Protein: his protein intake was fairly high, and could be a contributor: From this Medscape  article on Hypercalciuria :

“Excessive animal protein (>1.7 g/kg of body weight) increases the body’s acid load. This additional acid load is buffered or neutralized in part by the bony skeleton, which then releases calcium into the general circulation. This extra serum calcium is eventually excreted by the kidneys into the urine, exacerbating any hypercalciuria. Acid loading also directly inhibits renal calcium reabsorption, resulting in an increase in urinary calcium excretion”.

Here is an interesting graph: Relationship between dietary protein and urinary calcium excretion in 26 studies (5 –30 ). Each point represents the mean from one of those studies. Source: Low Protein Intake: The Impact on Calcium and Bone Homeostasis in Humans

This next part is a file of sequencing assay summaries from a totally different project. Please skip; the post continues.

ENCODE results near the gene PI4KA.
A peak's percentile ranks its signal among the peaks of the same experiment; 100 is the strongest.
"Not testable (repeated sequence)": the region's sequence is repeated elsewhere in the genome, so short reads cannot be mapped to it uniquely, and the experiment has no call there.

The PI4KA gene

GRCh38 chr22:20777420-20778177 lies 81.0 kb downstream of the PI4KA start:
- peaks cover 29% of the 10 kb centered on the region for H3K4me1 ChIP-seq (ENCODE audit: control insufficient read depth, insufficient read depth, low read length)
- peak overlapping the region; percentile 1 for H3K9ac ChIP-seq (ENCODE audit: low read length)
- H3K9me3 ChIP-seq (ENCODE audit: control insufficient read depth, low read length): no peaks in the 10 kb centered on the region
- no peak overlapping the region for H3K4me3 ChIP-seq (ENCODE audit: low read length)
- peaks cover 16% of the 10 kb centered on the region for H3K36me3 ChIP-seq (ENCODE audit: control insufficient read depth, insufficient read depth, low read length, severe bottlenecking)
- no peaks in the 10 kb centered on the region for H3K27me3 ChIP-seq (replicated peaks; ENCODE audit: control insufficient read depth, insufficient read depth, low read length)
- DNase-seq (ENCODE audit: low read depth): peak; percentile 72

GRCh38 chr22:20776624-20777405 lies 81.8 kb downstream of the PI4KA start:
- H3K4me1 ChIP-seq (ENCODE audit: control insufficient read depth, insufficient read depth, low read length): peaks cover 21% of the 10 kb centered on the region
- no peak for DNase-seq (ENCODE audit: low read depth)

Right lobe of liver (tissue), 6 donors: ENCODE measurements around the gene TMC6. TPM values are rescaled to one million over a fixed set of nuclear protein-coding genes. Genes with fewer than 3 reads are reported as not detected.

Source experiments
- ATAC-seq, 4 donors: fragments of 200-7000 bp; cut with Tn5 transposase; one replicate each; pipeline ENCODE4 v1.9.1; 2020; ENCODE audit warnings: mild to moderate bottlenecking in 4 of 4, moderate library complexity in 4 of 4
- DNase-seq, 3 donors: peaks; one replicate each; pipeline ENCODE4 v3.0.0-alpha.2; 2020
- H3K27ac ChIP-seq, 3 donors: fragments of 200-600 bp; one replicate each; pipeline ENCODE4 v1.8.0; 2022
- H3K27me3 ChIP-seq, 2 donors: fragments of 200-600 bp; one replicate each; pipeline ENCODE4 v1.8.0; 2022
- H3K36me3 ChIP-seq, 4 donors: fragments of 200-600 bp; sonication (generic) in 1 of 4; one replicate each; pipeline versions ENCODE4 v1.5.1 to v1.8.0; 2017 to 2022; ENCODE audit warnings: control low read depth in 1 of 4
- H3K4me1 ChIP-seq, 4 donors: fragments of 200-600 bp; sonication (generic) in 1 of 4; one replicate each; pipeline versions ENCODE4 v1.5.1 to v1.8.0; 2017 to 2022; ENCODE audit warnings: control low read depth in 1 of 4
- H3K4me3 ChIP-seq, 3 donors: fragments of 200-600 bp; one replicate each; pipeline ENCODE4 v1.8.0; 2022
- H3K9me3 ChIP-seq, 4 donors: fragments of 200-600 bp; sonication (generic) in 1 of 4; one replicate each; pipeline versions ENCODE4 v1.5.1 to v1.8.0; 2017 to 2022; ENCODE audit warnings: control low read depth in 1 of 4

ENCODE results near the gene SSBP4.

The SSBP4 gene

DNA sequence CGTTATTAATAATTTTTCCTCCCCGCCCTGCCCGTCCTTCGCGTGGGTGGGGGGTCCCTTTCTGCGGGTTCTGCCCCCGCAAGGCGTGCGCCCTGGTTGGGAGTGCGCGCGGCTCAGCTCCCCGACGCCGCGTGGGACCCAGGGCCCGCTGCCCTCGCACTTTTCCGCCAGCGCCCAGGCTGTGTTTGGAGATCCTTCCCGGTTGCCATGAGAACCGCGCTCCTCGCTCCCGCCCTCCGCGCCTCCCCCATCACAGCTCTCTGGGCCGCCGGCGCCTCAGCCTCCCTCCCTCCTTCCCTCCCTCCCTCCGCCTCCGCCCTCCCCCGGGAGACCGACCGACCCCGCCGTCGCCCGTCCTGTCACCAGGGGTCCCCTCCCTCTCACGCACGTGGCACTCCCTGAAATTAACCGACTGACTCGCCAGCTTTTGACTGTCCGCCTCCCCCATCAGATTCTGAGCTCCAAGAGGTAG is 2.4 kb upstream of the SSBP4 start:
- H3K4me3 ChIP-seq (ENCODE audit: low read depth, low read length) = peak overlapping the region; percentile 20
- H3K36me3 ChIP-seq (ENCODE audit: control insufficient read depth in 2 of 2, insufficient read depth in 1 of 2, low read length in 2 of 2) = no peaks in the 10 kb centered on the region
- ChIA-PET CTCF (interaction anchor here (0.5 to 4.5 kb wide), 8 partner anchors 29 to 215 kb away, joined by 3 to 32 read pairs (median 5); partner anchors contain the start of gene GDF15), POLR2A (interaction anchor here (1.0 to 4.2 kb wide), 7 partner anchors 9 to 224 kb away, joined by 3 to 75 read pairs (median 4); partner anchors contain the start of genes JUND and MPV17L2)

His protein intake is between 1.7 – 2.0 g/kg, i.e about 130 grams a day, so he is reducing his portion size.

Carbohydrates: his low carb, high protein diet may have also contributed, to both a higher renal acid load and constipation. Calciuric response to an acute acid load in healthy subjects and hypercalciuric calcium stone formers. And in this from Paul Jaminet: Dangers of low carb diets: Kidney stones. He is therefore increasing dietary carbohydrates from root and colourful veggies; a diet rich in alkali (vegetables, fruit) is associated with a lower risk of stone formation. Source

Sodium: Although not that high – he is reducing high sodium foods when eating out at lunch, from the same article:

Sodium intake is another significant dietary risk factor for kidney stone disease and hypercalciuria. High dietary sodium is associated with increased calcium release from bone, further contributing to any existing hypercalciuria. It also causes an increase in urinary calcium excretion through a direct effect on the kidneys and reduces or eliminates the hypocalciuric effect of thiazide therapy in hypercalciuria. Each 100-mEq increase in daily sodium intake raises urinary calcium excretion by about 50 mg/d.